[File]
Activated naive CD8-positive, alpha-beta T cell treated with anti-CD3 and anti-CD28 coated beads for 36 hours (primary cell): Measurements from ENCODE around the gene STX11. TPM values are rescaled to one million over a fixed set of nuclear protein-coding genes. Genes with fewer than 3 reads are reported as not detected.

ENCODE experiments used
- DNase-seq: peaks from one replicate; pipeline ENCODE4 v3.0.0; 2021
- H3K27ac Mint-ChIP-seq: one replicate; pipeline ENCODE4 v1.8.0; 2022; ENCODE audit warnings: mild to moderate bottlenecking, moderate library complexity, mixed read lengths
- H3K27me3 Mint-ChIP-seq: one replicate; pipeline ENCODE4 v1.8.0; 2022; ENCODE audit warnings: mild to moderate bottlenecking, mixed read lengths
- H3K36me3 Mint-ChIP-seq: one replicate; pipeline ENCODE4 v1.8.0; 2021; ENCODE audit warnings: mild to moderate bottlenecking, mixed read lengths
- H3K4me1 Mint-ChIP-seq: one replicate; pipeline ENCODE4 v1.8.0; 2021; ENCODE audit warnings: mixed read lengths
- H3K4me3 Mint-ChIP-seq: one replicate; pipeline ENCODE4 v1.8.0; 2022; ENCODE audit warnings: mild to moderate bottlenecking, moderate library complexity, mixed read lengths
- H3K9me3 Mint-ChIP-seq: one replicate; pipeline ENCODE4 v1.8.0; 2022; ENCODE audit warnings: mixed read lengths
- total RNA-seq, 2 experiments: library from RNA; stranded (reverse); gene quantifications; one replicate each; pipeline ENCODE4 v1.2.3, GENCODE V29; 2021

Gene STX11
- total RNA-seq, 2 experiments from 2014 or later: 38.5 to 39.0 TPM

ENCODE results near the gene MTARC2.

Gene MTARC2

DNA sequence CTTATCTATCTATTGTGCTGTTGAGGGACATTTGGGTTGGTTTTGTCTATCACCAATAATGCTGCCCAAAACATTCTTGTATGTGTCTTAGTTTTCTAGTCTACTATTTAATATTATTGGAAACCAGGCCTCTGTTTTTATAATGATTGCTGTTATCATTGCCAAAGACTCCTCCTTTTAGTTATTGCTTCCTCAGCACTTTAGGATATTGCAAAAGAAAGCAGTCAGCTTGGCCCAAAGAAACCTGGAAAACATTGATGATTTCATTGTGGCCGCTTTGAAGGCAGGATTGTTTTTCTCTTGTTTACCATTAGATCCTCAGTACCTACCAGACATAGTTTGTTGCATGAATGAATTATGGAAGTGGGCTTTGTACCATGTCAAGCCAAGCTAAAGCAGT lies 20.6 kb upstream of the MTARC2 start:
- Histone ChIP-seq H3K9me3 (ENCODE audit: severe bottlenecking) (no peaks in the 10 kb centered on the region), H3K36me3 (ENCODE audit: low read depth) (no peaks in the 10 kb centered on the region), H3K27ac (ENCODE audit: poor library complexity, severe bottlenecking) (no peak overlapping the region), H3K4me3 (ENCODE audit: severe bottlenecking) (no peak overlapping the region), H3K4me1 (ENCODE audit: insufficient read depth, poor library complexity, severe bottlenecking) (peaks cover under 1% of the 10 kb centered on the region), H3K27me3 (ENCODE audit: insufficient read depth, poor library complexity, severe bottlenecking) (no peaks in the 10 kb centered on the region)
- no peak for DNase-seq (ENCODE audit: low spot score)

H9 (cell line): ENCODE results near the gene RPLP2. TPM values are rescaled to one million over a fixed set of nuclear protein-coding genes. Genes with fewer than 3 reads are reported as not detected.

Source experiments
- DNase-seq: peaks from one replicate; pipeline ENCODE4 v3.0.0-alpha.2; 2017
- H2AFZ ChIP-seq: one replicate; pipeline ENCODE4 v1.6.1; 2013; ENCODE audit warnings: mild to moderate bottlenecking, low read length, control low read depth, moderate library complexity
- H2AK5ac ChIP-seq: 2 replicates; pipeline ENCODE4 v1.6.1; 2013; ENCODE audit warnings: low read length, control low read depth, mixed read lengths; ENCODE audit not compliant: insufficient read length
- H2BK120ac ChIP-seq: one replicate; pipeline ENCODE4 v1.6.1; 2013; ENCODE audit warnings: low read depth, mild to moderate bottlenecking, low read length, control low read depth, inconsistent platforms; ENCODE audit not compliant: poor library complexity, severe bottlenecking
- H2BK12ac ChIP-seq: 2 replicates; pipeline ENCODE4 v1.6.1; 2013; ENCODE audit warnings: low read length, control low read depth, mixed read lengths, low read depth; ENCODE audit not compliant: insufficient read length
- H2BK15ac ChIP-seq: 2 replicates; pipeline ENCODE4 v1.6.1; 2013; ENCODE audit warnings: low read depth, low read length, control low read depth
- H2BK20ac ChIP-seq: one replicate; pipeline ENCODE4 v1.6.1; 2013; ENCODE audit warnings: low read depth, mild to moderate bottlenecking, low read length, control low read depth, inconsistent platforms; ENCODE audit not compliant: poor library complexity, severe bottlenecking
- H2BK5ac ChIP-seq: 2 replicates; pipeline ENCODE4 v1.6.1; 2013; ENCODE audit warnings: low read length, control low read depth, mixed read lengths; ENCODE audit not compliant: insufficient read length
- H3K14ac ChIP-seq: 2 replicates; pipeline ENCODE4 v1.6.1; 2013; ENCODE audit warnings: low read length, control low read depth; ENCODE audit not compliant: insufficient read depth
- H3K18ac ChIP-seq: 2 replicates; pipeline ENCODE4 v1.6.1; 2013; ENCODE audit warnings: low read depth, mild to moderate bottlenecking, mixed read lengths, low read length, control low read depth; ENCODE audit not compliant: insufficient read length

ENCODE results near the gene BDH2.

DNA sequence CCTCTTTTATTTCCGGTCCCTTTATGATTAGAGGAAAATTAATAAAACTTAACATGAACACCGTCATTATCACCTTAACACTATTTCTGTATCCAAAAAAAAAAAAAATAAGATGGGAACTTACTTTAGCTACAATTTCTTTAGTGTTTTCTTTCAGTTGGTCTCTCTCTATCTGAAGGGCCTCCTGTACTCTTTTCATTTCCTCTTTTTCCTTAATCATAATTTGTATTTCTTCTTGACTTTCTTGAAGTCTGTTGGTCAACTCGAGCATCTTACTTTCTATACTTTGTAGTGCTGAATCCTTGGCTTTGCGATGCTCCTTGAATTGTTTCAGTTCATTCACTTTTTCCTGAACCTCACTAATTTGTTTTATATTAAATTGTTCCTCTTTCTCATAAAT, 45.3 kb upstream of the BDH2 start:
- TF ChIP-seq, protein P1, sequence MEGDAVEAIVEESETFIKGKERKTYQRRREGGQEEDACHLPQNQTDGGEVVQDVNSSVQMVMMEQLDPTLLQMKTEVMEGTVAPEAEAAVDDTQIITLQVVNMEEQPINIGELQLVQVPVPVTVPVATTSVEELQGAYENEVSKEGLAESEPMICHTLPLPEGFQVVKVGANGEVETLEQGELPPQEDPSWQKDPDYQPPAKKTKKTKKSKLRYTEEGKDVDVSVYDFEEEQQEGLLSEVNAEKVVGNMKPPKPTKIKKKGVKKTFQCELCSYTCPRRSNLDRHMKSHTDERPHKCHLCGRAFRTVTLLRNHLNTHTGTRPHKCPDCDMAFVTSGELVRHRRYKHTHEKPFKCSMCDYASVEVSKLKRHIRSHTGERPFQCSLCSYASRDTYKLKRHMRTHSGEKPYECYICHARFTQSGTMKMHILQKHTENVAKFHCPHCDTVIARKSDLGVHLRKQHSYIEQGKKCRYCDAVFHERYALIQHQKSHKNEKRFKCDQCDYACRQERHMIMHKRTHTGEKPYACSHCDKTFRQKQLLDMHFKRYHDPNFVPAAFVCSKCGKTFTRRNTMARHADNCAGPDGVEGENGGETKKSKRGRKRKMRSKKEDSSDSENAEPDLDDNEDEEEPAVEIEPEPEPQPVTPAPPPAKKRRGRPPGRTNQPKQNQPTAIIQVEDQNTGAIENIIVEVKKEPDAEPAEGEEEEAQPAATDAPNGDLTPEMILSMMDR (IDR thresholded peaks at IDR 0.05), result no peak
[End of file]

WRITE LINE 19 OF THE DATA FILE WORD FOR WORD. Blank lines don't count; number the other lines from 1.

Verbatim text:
Source experiments